- A new lamb just born at the Oregon State Sheep Research Center
Who doesn’t love sheep, and especially their little baby lambs? Well, it’s lamb-birthing season here in Oregon, the surest sign that spring is soon to come (though we might finally get those dreaded dreary weeks of rain before then. It’s been an unusually mild and dry winter.) Oh, and did I mention the crocuses are starting to bloom here?
I witnessed my first live lamb birth today at the Oregon State Sheep Research Center
, just a few miles down a rural road from us. It’s a real rite of passage here, as school groups and families folk to the farm every late February to witness the births. Those ewes really pop those babies out within minutes, remaining standing to lick their newborn lambs clean immediately after the birth. Makes you realize childbirth is a much more instinctive animal, and less medically catastrophic, event than we humans have made it out to be. Nor did these ewes require any human assistance in guiding the lambs out of the birth canal. Once a leg slips out, the lambs basically climb their way out.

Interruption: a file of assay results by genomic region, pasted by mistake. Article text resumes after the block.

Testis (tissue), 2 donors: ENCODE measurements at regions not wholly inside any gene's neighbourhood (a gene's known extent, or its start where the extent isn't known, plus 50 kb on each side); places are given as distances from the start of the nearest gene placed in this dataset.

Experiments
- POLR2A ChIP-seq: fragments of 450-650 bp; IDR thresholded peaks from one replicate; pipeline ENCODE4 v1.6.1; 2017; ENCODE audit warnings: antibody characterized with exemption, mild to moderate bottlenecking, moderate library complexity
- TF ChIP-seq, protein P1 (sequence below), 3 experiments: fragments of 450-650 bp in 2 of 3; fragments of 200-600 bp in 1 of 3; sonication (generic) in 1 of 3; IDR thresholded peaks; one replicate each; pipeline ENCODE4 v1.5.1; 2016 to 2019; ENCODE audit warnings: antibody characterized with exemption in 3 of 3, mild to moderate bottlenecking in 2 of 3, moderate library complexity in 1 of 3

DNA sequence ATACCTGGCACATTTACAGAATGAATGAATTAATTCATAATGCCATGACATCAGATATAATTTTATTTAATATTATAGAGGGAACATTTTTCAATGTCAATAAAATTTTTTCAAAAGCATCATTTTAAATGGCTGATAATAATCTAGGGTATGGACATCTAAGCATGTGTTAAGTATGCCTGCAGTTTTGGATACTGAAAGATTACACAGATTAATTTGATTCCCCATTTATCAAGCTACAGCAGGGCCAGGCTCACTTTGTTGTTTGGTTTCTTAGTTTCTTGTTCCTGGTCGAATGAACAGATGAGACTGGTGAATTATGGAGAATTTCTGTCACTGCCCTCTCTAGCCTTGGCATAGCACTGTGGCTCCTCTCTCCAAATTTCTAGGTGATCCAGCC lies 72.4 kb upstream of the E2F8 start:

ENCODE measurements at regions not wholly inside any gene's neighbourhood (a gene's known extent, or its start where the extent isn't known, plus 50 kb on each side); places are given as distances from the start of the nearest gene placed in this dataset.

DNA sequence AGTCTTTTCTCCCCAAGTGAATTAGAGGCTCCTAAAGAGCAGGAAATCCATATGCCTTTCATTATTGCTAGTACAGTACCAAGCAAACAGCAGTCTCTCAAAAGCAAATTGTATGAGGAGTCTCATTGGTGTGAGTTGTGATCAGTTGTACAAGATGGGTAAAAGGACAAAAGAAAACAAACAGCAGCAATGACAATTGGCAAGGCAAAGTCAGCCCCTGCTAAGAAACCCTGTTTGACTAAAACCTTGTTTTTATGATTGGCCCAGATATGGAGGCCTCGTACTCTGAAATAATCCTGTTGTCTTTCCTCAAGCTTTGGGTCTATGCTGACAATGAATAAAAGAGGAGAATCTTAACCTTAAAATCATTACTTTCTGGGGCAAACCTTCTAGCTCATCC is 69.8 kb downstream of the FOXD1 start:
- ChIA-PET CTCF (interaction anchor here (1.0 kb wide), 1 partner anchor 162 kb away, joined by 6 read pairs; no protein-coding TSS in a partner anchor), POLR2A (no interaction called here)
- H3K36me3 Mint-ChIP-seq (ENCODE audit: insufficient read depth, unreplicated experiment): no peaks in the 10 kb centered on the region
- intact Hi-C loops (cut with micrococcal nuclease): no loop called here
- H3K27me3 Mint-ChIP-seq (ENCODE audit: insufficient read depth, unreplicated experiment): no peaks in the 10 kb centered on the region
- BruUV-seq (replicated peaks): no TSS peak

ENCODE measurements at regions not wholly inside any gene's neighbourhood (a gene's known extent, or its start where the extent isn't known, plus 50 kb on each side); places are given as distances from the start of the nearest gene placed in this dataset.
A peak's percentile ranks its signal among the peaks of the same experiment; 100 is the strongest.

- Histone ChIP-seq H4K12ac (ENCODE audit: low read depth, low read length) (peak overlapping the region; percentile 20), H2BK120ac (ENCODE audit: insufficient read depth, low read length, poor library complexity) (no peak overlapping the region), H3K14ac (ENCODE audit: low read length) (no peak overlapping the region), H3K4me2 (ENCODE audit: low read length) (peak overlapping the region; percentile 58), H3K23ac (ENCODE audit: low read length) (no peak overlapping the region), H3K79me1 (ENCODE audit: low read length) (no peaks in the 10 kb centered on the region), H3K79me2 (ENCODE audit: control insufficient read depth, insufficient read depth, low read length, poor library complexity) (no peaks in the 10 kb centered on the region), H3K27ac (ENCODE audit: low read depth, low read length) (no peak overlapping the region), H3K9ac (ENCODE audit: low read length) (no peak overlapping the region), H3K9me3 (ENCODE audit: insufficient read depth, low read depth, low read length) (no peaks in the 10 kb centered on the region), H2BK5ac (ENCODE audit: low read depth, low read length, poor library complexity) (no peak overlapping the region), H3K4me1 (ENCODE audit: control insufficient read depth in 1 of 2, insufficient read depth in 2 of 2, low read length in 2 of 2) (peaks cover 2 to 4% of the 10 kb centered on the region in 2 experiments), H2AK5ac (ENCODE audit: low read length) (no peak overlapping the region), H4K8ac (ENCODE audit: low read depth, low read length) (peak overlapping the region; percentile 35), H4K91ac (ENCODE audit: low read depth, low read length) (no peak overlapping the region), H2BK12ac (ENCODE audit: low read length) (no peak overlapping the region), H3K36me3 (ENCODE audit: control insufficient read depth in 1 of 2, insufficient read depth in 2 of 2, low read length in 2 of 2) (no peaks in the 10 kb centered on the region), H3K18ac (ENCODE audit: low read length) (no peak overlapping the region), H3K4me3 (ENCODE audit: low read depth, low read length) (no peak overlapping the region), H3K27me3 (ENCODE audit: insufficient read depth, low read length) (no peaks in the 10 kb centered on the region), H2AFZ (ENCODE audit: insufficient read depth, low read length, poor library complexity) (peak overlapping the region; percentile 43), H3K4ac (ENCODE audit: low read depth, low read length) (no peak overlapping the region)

Speaking of sheep, I’ve been cleaning grass seed, hay and dirt out of a bundle of freshly shorn wool, in preparation for an intro to wool spinning workshop I’m doing at the OSU Craft Center
. The process reminds me of friends picking the stems and seeds out of a mound of kb before they roll a joint. But really, the repetitive back-and-forth of carding wool with brushes and then spinning is its own kind of drug, inducing a meditative state. I hear they teach mental hospital patients to spin. Hope it quiets my mind too, though frustration and impatience often sets in when I set out to master a new technical skill.